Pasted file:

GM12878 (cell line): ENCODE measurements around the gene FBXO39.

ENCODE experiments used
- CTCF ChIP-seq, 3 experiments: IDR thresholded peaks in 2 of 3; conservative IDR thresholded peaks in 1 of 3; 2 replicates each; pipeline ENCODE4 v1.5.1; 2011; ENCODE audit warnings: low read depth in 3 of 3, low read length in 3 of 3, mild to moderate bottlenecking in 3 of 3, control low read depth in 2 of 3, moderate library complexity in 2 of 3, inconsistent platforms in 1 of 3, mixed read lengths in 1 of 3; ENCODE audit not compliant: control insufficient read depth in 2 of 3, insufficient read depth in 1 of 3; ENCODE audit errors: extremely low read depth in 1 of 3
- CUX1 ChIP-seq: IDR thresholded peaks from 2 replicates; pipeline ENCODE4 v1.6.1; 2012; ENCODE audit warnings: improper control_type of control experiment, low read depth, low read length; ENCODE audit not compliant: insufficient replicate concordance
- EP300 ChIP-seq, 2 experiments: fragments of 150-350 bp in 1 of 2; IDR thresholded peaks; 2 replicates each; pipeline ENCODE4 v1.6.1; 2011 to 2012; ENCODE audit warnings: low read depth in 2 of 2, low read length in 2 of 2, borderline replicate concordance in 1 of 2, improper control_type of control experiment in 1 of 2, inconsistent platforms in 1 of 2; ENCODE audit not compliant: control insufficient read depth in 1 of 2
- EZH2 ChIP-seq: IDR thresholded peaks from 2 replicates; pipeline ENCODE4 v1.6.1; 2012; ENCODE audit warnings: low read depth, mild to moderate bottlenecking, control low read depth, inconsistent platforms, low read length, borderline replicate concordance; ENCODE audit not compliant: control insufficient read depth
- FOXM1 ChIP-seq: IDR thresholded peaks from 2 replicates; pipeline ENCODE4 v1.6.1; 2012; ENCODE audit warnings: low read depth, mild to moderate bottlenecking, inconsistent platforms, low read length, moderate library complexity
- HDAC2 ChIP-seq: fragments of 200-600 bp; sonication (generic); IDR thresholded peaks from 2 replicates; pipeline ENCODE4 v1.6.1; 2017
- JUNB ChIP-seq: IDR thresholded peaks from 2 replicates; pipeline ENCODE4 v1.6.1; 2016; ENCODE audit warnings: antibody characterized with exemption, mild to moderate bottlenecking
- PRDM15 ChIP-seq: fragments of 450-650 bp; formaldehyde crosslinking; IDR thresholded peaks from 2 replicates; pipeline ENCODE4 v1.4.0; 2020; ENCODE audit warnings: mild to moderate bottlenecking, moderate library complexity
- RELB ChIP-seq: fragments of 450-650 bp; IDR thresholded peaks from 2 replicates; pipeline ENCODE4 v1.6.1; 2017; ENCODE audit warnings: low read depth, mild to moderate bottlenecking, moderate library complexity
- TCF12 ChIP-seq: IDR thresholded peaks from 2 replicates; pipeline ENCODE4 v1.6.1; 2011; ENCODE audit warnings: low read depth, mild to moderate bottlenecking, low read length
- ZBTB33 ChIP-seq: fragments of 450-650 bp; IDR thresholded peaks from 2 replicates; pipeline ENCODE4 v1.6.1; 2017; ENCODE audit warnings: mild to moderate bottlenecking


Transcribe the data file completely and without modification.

GM12878 (cell line): ENCODE measurements around the gene FBXO39.

ENCODE experiments used
- CTCF ChIP-seq, 3 experiments: IDR thresholded peaks in 2 of 3; conservative IDR thresholded peaks in 1 of 3; 2 replicates each; pipeline ENCODE4 v1.5.1; 2011; ENCODE audit warnings: low read depth in 3 of 3, low read length in 3 of 3, mild to moderate bottlenecking in 3 of 3, control low read depth in 2 of 3, moderate library complexity in 2 of 3, inconsistent platforms in 1 of 3, mixed read lengths in 1 of 3; ENCODE audit not compliant: control insufficient read depth in 2 of 3, insufficient read depth in 1 of 3; ENCODE audit errors: extremely low read depth in 1 of 3
- CUX1 ChIP-seq: IDR thresholded peaks from 2 replicates; pipeline ENCODE4 v1.6.1; 2012; ENCODE audit warnings: improper control_type of control experiment, low read depth, low read length; ENCODE audit not compliant: insufficient replicate concordance
- EP300 ChIP-seq, 2 experiments: fragments of 150-350 bp in 1 of 2; IDR thresholded peaks; 2 replicates each; pipeline ENCODE4 v1.6.1; 2011 to 2012; ENCODE audit warnings: low read depth in 2 of 2, low read length in 2 of 2, borderline replicate concordance in 1 of 2, improper control_type of control experiment in 1 of 2, inconsistent platforms in 1 of 2; ENCODE audit not compliant: control insufficient read depth in 1 of 2
- EZH2 ChIP-seq: IDR thresholded peaks from 2 replicates; pipeline ENCODE4 v1.6.1; 2012; ENCODE audit warnings: low read depth, mild to moderate bottlenecking, control low read depth, inconsistent platforms, low read length, borderline replicate concordance; ENCODE audit not compliant: control insufficient read depth
- FOXM1 ChIP-seq: IDR thresholded peaks from 2 replicates; pipeline ENCODE4 v1.6.1; 2012; ENCODE audit warnings: low read depth, mild to moderate bottlenecking, inconsistent platforms, low read length, moderate library complexity
- HDAC2 ChIP-seq: fragments of 200-600 bp; sonication (generic); IDR thresholded peaks from 2 replicates; pipeline ENCODE4 v1.6.1; 2017
- JUNB ChIP-seq: IDR thresholded peaks from 2 replicates; pipeline ENCODE4 v1.6.1; 2016; ENCODE audit warnings: antibody characterized with exemption, mild to moderate bottlenecking
- PRDM15 ChIP-seq: fragments of 450-650 bp; formaldehyde crosslinking; IDR thresholded peaks from 2 replicates; pipeline ENCODE4 v1.4.0; 2020; ENCODE audit warnings: mild to moderate bottlenecking, moderate library complexity
- RELB ChIP-seq: fragments of 450-650 bp; IDR thresholded peaks from 2 replicates; pipeline ENCODE4 v1.6.1; 2017; ENCODE audit warnings: low read depth, mild to moderate bottlenecking, moderate library complexity
- TCF12 ChIP-seq: IDR thresholded peaks from 2 replicates; pipeline ENCODE4 v1.6.1; 2011; ENCODE audit warnings: low read depth, mild to moderate bottlenecking, low read length
- ZBTB33 ChIP-seq: fragments of 450-650 bp; IDR thresholded peaks from 2 replicates; pipeline ENCODE4 v1.6.1; 2017; ENCODE audit warnings: mild to moderate bottlenecking